- Wyman SK, Parkin RK, Mitchell PS, Fritz BR, O'Briant K, Godwin AK, Urban N, Drescher CW, Knudsen BS, Tewari M: Repertoire of microRNAs in epithelial ovarian cancer as determined by next generation sequencing of small RNA cDNA libraries. PLoS One. 2009, 4: e5311-10.1371/journal.pone.0005311.PubMed CentralView ArticlePubMedGoogle Scholar
- Nam EJ, Yoon H, Kim SW, Kim H, Kim YT, Kim JH, Kim JW, Kim S: MicroRNA expression profiles in serous ovarian carcinoma. Clin Cancer Res. 2008, 14: 2690-2695. 10.1158/1078-0432.CCR-07-1731.View ArticlePubMedGoogle Scholar
- Eitan R, Kushnir M, Lithwick-Yanai G, David MB, Hoshen M, Glezerman M, Hod M, Sabah G, Rosenwald S, Levavi H: Tumor microRNA expression patterns associated with resistance to platinum based chemotherapy and survival in ovarian cancer patients. Gynecol Oncol. 2009, 114: 253-259. 10.1016/j.ygyno.2009.04.024.View ArticlePubMedGoogle Scholar
- Boren T, Xiong Y, Hakam A, Wenham R, Apte S, Chan G, Kamath SG, Chen DT, Dressman H, Lancaster JM: MicroRNAs and their target messenger RNAs associated with ovarian cancer response to chemotherapy. Gynecol Oncol. 2009, 113: 249-255. 10.1016/j.ygyno.2009.01.014.View ArticlePubMedGoogle Scholar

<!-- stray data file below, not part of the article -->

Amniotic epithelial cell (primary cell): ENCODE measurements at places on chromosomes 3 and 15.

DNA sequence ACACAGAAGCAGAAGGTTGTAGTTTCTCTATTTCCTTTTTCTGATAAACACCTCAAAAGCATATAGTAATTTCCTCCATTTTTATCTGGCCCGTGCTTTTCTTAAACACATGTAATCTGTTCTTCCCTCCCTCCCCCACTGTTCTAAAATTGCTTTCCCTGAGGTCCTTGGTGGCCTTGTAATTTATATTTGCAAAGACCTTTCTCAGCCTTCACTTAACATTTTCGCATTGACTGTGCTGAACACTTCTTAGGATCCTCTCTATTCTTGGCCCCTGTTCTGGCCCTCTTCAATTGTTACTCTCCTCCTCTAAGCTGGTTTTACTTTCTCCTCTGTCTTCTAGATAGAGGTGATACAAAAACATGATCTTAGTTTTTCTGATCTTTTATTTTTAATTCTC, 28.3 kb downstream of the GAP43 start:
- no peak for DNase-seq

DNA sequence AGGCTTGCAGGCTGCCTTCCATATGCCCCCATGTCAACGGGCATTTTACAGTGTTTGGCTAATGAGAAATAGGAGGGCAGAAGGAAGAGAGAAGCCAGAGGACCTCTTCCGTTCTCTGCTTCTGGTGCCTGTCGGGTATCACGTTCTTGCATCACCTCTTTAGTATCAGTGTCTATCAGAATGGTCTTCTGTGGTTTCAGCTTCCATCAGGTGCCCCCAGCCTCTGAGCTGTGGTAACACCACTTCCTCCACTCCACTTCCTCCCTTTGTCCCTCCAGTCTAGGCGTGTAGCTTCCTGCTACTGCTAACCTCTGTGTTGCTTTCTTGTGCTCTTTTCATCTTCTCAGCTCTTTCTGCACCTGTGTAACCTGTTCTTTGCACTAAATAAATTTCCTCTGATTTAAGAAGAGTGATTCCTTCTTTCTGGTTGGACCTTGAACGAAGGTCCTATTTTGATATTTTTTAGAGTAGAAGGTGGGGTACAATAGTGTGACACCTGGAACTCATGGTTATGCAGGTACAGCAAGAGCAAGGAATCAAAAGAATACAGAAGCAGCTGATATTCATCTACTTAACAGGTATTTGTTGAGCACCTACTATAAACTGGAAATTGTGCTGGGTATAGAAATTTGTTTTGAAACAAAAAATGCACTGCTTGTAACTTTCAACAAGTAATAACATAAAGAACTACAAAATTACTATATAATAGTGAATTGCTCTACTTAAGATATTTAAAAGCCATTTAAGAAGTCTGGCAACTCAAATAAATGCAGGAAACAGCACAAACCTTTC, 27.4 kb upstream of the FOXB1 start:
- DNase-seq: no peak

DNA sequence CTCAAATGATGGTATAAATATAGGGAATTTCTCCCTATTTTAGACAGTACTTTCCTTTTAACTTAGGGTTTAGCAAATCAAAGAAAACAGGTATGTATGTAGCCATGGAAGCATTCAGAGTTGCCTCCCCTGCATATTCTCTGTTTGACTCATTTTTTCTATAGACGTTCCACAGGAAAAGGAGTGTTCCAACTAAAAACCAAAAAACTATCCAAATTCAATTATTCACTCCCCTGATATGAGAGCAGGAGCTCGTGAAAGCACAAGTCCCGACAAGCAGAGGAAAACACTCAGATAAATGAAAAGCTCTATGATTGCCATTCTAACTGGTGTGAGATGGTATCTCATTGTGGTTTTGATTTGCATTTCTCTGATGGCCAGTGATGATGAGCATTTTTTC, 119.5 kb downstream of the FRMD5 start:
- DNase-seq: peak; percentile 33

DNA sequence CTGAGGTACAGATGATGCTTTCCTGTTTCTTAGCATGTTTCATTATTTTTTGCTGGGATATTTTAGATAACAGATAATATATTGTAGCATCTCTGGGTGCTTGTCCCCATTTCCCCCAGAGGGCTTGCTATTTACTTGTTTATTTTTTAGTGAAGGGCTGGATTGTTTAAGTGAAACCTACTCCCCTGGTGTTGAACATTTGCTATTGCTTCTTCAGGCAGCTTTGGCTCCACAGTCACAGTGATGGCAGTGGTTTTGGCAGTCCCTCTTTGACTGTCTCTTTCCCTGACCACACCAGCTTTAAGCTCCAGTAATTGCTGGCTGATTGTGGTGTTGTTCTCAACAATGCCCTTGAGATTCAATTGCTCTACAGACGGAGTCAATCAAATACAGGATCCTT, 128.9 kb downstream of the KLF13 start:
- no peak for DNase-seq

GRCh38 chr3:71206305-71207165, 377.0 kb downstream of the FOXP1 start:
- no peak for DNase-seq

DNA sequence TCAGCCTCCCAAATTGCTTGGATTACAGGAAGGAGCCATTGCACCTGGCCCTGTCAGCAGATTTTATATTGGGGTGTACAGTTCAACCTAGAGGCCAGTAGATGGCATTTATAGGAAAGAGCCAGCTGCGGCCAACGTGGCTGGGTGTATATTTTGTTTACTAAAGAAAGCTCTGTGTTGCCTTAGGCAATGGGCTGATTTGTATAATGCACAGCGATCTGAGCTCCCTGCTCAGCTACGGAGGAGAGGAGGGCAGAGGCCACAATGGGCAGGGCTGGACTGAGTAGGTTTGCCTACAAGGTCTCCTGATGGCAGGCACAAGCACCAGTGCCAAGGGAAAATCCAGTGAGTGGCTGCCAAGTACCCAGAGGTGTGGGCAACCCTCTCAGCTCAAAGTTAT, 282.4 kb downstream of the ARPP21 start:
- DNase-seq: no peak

- Sorrentino A, Liu CG, Addario A, Peschle C, Scambia G, Ferlini C: Role of microRNAs in drug-resistant ovarian cancer cells. Gynecol Oncol. 2008, 111: 478-486. 10.1016/j.ygyno.2008.08.017.View ArticlePubMedGoogle Scholar
- Yang N, Kaur S, Volinia S, Greshock J, Lassus H, Hasegawa K, Liang S, Leminen A, Deng S, Smith L, Johnstone CN, Chen XM, Liu CG, Huang Q, Katsaros D, Calin GA, Weber BL, Bützow R, Croce CM, Coukos G, Zhang L: MicroRNA microarray identifies Let-7i as a novel biomarker and therapeutic target in human epithelial ovarian cancer. Cancer Res. 2008, 68: 10307-10314. 10.1158/0008-5472.CAN-08-1954.PubMed CentralView ArticlePubMedGoogle Scholar
- Lee CH, Subramanian S, Beck AH, Espinosa I, Senz J, Zhu SX, Huntsman D, van de Rijn M, Gilks CB: MicroRNA profiling of BRCA1/2 mutation-carrying and non-mutation-carrying high-grade serous carcinomas of ovary. PLoS One. 2009, 4: e7314-10.1371/journal.pone.0007314.PubMed CentralView ArticlePubMedGoogle Scholar
- Laios A, O'Toole S, Flavin R, Martin C, Kelly L, Ring M, Finn SP, Barrett C, Loda M, Gleeson N, D'Arcy T, McGuinness E, Sheils O, Sheppard B, O' Leary J: Potential role of miR-9 and miR-223 in recurrent ovarian cancer. Mol Cancer. 2008, 7: 35-10.1186/1476-4598-7-35.PubMed CentralView ArticlePubMedGoogle Scholar
- van Jaarsveld MTM, Jozien H, Els MJJB, Erik ACW: MicroRNAs in ovarian cancer biology and therapy resistance. Int J Biochem Cell Biol. 2010, 42: 1282-1290. 10.1016/j.biocel.2010.01.014.View ArticlePubMedGoogle Scholar